US restricts visas for Georgia and reviews bilateral cooperation over 'foreign agent' bill

3 minute read

US restricts visas for Georgia and reviews bilateral cooperation over 'foreign agent' bill

YEREVAN, MAY 24, ARMENPRESS. The United States will impose visa restrictions and review relations with Georgia over a controversial “foreign influence” law that has sparked mass protests in the country.

US Secretary of State Antony Blinken said in a statement that the law “wouldstifle the exercise of freedoms of association and expression, stigmatize organizations that serve the citizens of Georgia, and impede independent media organizations working to provide Georgians with access to high quality information.” Blinken also criticized the way Georgian authorities dealt with the protests.

“In response to these actions, theDepartment of Stateisimplementing a new visa restriction policy for Georgia that will apply to individuals who are responsible for or complicit in undermining democracy in Georgia, as well as their family members.This includes individuals responsible for suppressing civil society and freedom of peaceful assembly in Georgia through a campaign of violence or intimidation,” his statement reads.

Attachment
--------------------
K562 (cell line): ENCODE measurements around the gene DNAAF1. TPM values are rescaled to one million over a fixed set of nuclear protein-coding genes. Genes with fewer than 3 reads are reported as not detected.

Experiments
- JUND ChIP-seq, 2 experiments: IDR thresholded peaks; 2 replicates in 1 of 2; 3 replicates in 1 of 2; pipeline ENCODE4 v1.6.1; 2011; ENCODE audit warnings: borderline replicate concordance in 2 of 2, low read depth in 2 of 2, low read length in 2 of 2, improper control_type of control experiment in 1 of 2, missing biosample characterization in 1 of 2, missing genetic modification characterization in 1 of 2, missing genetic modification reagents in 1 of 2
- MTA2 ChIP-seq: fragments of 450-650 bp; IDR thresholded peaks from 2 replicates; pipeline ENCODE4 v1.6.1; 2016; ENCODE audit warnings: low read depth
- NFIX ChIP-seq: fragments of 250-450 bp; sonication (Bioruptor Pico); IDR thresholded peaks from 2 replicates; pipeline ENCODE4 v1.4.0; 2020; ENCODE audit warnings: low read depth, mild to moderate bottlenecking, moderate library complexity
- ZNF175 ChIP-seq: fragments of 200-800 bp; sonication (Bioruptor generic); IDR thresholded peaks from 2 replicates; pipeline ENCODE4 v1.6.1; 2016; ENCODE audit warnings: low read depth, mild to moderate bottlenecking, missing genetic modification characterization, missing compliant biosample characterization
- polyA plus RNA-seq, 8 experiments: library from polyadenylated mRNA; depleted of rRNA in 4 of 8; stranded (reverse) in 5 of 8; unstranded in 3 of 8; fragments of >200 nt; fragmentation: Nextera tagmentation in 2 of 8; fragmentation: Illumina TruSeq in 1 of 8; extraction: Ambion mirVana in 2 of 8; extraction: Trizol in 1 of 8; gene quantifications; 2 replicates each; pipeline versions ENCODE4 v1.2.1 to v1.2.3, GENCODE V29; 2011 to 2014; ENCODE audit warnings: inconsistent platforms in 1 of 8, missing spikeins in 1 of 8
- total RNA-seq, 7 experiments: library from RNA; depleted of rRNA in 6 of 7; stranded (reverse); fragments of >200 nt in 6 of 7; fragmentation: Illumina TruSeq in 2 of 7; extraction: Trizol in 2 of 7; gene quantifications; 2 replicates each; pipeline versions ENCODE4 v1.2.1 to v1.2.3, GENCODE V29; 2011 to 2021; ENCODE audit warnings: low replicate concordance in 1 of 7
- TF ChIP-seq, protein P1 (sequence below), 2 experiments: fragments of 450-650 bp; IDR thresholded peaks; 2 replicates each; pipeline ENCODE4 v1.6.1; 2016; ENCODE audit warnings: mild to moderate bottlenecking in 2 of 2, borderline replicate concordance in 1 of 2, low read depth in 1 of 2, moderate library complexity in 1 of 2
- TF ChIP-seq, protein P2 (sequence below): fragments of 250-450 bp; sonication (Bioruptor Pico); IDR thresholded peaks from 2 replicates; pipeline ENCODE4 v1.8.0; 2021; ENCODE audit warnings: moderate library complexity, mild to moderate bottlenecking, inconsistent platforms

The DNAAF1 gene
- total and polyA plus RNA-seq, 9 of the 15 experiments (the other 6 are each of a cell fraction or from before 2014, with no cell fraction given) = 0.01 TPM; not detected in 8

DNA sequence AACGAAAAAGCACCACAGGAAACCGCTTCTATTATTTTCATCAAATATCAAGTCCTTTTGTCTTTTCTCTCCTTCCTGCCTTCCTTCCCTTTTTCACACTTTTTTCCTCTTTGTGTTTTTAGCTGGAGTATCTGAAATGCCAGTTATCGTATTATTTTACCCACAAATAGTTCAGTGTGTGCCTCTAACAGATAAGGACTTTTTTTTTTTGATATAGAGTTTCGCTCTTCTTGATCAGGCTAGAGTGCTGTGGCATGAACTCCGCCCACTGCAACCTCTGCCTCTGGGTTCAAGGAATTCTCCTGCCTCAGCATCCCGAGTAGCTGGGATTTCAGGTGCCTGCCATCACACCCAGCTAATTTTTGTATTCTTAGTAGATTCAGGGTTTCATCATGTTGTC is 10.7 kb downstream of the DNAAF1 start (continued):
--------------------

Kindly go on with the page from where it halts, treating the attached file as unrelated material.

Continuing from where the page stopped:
Besides, Blinken announced that the State Department is launching “a comprehensive review of bilateral cooperation between the United States and Georgia.”

“It remains our hope that Georgia’s leaders will reconsider the draft law and take steps to move forward with their nation’s democratic and Euro-Atlantic aspirations. As we review the relationship between our two countries, we will take into account Georgia’s actions in deciding our own,” Blinken concluded.

The bill requires NGOs and media outlets that receive more than 20 percent of their funding from abroad to register as bodies "pursuing the interests of a foreign power." The ruling Georgian Dream party insists it is committed to joining the EU and was acting to increase transparency on NGO funding.

Georgian lawmakers passed the law despite major protests, with critics saying the move would silence opposition groups and shift the former Soviet republic away from a pro-Western course back toward Russia.

President Salome Zurabishvili vetoed the law last week but lawmakers have the votes to override her.


Armenia, Yerevan, 0002, Martiros Saryan 22


For full or partial reproduction of any material in other media it is required to acquire written permission from Armenpress news agency.


Created by: MATEMAT